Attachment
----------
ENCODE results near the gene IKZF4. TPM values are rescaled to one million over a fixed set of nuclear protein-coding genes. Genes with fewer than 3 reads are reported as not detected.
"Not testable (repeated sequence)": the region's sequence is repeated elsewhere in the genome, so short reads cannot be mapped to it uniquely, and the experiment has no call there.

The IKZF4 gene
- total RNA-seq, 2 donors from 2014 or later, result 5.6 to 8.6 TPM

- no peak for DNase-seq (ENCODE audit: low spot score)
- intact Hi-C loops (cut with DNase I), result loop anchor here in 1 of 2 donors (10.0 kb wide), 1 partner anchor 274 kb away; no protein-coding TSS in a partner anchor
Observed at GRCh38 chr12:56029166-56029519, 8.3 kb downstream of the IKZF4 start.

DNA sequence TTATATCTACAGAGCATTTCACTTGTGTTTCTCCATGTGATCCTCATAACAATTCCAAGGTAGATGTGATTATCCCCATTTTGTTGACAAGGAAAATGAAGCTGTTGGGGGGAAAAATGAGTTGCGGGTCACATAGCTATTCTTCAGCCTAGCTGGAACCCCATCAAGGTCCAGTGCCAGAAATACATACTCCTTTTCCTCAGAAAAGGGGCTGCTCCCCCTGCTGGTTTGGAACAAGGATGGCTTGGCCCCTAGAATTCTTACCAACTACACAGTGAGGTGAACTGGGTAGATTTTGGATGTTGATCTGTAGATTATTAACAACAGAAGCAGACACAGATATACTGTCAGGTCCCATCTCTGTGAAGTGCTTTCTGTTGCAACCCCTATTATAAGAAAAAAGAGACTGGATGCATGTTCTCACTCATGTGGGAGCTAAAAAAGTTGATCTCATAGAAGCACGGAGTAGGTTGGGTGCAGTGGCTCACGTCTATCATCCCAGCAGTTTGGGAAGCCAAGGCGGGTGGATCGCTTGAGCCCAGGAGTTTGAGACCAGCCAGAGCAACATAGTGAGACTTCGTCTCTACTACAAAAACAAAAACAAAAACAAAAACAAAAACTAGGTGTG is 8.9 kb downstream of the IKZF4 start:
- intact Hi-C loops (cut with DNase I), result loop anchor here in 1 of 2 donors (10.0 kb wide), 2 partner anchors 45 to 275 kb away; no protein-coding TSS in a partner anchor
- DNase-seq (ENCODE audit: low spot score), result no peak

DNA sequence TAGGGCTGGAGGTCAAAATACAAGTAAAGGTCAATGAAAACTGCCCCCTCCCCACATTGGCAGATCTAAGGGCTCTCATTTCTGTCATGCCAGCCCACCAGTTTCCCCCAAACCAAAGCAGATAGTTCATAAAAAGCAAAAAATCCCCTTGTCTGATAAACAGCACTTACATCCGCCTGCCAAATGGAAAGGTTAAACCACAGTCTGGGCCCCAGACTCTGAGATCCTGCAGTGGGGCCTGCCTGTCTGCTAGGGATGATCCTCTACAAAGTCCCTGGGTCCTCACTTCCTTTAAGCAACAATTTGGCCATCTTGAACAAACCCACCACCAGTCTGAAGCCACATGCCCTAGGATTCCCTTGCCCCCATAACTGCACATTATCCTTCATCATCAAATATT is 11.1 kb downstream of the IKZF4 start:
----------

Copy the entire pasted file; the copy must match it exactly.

ENCODE results near the gene IKZF4. TPM values are rescaled to one million over a fixed set of nuclear protein-coding genes. Genes with fewer than 3 reads are reported as not detected.
"Not testable (repeated sequence)": the region's sequence is repeated elsewhere in the genome, so short reads cannot be mapped to it uniquely, and the experiment has no call there.

The IKZF4 gene
- total RNA-seq, 2 donors from 2014 or later, result 5.6 to 8.6 TPM

- no peak for DNase-seq (ENCODE audit: low spot score)
- intact Hi-C loops (cut with DNase I), result loop anchor here in 1 of 2 donors (10.0 kb wide), 1 partner anchor 274 kb away; no protein-coding TSS in a partner anchor
Observed at GRCh38 chr12:56029166-56029519, 8.3 kb downstream of the IKZF4 start.

DNA sequence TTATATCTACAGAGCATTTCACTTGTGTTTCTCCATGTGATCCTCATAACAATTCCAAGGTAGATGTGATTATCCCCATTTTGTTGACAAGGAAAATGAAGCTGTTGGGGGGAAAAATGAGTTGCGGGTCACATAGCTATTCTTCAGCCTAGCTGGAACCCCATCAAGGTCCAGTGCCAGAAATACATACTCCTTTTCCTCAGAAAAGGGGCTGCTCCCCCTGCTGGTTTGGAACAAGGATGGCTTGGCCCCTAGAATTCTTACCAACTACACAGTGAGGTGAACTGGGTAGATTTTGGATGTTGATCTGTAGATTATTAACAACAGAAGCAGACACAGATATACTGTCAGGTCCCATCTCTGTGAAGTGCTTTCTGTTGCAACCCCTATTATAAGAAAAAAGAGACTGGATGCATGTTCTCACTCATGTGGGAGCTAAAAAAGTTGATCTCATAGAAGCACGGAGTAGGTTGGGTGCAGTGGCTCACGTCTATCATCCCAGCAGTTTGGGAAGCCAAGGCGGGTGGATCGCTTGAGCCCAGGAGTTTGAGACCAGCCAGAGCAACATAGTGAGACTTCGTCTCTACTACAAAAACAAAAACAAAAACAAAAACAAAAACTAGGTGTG is 8.9 kb downstream of the IKZF4 start:
- intact Hi-C loops (cut with DNase I), result loop anchor here in 1 of 2 donors (10.0 kb wide), 2 partner anchors 45 to 275 kb away; no protein-coding TSS in a partner anchor
- DNase-seq (ENCODE audit: low spot score), result no peak

DNA sequence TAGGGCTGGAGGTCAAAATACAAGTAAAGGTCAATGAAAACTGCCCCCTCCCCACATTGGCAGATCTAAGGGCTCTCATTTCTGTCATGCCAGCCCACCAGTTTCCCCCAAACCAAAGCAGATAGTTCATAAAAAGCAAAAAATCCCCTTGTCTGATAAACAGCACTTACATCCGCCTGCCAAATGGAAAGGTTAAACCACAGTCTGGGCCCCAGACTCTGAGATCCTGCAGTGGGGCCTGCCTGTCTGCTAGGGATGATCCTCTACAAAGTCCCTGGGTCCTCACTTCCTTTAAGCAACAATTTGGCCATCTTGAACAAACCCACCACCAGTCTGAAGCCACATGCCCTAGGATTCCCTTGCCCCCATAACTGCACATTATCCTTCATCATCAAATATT is 11.1 kb downstream of the IKZF4 start: